VERDEL, Neb. — Finding U.S. flags inside the walls of a Verdel house during reconstruction after the epic March flooding event came as a surprise to everyone involved.
"We were amazed to find flags on one of the walls in the house after we tore off the plaster and wood lathes," Carvella Wickersham of Verdel said.
The house belonged to Wichersham’s mother, Susan Svatos. The day of the northeast Nebraska flooding, residents close to the Ponca Creek watched the rise of floodwater just one-half mile away.
Now three months later, a construction crew from Texas with ties to family in Verdigre traveled to the area to help with after-affects from the flooding. As the crew, including family and friends of Svatos, began tearing out the walls damaged from the flooding, they were amazed to find a very interesting wall. As they literally peeled the layers of newspaper off the walls, then wallpaper, they found U.S. flags. They were able to peel some of the fabric off, which was very fragile, and were amazed to find the colors of the flags were imprinted on the wood.
"We had no clue it was there and were certainly surprised to see the imprint on the wood," Wickersham said.
It was fairly common to use newspaper and wallpaper to insulate wood houses in those early years but the flags as the last layer was quite a surprise.
There were several flags used on one wall and the family retrieved all the imprinted wood pieces. Wickersham said people have even offered them money for the wood pieces. Only a small amount of fabric was saved and Svatos plans on framing it so it will hang inside the renovated house when she returns to her home.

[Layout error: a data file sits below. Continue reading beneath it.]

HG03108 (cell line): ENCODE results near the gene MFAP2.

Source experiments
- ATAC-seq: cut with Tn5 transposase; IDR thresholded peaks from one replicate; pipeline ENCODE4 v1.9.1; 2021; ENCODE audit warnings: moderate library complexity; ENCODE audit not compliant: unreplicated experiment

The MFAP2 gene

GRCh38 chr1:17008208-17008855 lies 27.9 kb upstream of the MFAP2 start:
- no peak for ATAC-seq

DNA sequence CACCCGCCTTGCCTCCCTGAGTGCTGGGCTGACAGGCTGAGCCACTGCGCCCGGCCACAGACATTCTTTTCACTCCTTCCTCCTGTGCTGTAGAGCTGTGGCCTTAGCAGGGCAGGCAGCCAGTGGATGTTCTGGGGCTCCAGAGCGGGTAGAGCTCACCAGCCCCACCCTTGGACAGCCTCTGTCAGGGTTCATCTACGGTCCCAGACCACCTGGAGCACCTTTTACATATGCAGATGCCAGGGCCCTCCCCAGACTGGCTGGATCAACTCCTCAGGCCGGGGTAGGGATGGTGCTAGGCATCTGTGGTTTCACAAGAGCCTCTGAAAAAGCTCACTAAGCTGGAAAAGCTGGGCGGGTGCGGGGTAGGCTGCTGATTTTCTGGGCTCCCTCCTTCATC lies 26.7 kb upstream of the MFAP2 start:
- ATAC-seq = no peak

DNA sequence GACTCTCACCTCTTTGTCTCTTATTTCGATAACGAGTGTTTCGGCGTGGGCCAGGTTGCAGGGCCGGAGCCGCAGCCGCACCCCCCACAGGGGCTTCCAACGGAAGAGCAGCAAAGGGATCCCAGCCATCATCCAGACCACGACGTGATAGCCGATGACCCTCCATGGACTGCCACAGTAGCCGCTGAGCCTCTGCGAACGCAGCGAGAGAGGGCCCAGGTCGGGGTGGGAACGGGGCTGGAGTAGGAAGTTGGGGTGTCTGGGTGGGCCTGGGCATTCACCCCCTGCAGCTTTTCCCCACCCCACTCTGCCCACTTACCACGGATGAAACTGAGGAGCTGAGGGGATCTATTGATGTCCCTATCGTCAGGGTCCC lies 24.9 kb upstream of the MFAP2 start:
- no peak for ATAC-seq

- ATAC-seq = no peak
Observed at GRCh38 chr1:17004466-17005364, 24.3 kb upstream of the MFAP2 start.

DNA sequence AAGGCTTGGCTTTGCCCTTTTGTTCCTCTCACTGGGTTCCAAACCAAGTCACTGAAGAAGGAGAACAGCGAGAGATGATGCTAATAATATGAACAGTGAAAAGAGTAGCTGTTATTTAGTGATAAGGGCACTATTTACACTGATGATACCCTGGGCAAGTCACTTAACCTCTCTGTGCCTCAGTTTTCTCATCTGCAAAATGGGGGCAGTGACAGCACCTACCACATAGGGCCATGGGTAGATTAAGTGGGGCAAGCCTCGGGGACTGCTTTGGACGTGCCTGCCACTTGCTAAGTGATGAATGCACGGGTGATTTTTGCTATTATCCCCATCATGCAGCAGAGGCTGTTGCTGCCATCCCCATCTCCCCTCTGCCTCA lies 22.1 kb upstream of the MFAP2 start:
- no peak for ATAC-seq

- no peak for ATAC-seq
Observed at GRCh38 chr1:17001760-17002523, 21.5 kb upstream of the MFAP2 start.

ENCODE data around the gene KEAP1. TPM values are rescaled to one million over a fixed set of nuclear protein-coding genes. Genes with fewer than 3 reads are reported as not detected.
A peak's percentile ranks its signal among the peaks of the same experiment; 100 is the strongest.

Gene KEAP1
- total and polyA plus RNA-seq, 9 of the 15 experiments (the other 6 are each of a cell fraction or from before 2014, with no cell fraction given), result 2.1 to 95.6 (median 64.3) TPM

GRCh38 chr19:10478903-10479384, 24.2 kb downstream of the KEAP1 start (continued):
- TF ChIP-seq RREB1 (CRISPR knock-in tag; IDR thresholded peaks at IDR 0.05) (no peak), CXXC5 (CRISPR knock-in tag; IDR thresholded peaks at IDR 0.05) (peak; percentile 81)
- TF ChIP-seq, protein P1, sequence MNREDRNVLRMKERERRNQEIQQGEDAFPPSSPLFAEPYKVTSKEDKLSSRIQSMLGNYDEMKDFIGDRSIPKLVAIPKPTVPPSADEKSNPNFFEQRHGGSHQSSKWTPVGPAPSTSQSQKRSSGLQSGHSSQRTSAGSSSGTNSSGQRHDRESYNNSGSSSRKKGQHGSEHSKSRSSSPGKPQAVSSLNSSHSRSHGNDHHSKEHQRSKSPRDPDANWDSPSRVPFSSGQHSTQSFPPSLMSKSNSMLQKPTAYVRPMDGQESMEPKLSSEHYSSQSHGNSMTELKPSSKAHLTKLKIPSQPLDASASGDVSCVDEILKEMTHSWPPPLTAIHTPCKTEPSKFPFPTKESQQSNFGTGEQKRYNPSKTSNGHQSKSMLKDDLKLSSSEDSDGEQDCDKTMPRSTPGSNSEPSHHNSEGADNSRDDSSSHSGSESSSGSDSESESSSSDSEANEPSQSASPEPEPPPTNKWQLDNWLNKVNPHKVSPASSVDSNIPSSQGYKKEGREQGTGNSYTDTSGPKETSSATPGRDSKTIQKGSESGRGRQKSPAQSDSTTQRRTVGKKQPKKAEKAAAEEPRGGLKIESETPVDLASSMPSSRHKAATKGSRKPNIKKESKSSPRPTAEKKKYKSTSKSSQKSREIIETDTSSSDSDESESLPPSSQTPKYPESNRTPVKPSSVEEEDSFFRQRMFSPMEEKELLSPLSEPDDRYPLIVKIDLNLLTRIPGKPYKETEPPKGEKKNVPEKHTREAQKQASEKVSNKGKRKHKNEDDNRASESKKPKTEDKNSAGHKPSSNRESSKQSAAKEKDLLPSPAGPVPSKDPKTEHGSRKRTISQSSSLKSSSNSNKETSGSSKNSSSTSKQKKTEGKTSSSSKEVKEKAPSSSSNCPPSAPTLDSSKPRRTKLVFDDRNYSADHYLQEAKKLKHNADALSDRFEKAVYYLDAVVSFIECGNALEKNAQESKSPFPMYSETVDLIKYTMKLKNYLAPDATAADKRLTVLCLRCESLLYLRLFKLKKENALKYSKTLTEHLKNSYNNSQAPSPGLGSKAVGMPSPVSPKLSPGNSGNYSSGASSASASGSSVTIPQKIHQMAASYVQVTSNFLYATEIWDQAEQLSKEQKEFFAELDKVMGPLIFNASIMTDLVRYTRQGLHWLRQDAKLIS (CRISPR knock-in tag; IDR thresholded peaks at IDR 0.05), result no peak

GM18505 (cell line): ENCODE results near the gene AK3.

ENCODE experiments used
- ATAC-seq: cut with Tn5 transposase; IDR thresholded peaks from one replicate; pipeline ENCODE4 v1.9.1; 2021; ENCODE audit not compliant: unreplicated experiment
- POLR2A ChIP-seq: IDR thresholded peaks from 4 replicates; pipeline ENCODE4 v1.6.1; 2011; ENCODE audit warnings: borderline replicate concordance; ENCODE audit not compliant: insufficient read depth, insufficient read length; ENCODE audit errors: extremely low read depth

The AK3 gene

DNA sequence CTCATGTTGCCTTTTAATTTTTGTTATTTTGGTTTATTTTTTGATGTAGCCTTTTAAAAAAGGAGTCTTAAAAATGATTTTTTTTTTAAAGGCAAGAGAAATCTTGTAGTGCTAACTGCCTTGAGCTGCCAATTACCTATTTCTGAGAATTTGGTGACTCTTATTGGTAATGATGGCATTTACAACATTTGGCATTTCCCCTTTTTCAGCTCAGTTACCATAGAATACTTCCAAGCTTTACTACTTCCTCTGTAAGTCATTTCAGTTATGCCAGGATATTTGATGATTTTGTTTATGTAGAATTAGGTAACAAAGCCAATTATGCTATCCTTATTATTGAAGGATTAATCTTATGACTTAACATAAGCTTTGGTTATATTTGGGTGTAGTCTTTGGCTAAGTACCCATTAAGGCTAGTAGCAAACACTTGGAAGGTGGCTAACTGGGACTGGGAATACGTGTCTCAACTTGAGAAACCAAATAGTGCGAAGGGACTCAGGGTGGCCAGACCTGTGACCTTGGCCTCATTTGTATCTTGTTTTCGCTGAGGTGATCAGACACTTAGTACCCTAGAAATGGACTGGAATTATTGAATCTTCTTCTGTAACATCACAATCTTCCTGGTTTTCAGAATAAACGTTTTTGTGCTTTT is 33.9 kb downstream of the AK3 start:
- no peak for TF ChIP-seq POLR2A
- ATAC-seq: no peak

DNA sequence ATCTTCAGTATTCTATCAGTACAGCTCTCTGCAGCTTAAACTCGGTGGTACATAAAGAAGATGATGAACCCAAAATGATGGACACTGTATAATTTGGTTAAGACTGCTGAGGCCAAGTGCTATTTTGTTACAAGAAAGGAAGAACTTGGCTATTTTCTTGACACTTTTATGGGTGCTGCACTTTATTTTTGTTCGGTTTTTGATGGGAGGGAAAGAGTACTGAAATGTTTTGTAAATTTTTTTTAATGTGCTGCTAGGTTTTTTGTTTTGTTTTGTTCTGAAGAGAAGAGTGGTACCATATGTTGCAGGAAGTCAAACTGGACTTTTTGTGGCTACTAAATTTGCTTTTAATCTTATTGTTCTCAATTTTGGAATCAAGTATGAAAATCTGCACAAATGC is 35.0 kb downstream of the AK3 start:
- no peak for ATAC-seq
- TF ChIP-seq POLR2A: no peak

The name Svatos may be familiar to many as she had the first successful re-attachment of a limb – her arm – at a Sioux Falls hospital several years ago.
It wasn’t the first time the Texas crew came to Nebraska.
"The first time Jeremy Caruthers came with a load of hay and stayed to fix fence," Lorie Kreycik Knigge said.
Knigge is a resident of Verdigre and a professional photographer who spent many hours documenting the flood damage in northeast Nebraska. She also spent countless hours organizing flood relief efforts in the area, coordinating anything from food for people and animals to donations of money and also hundreds of hours of volunteer help. The Texas crew came to Nebraska thanks to a Facebook post by a 4-H leader from York County, which was read by a 4-H leader in Texas.
Knigge even did some digging to find the trail of ownership of Svatos’ house and the first recorded owner was Taylor and Julia Glick in 1905, some of the original founders of Verdel.
Wickersham recalls that fateful day of flooding quite clearly. About 1 p.m., Svatos called Wickersham at work and said she better come home. She lived just down the road from her mom.
"I rushed home and my mom said she would give me 10 minutes to collect some clothes for myself and my kids," Wickersham said. "I barely had time to collect those few items and I was waist deep in water walking out of house."
Svatos had already chased her cattle, belly-deep in water, out of the their yard to higher ground and was loading her sheep herd into a livestock trailer out of a barn filling with water when her daughter called for help.
"You are coming to get me, right?" Wickersham said to Svatos on the phone. A neighbor, Jeremy Mahan, was sent with a tractor and a loader to rescue Wickersham. As his tractor slammed into Wickersham’s deck from the force of the current, Wickersham threw her bags and jumped with her dog to the loader bucket.
"I didn’t think we were going to make it back to my mom’s house," Wickersham said.
There had never been flood water in her house or in her mom’s house but the rebuilding is moving quite quickly as insulation is completed and the sheet-rocking process going strong. The Texas crew will be leaving in a week.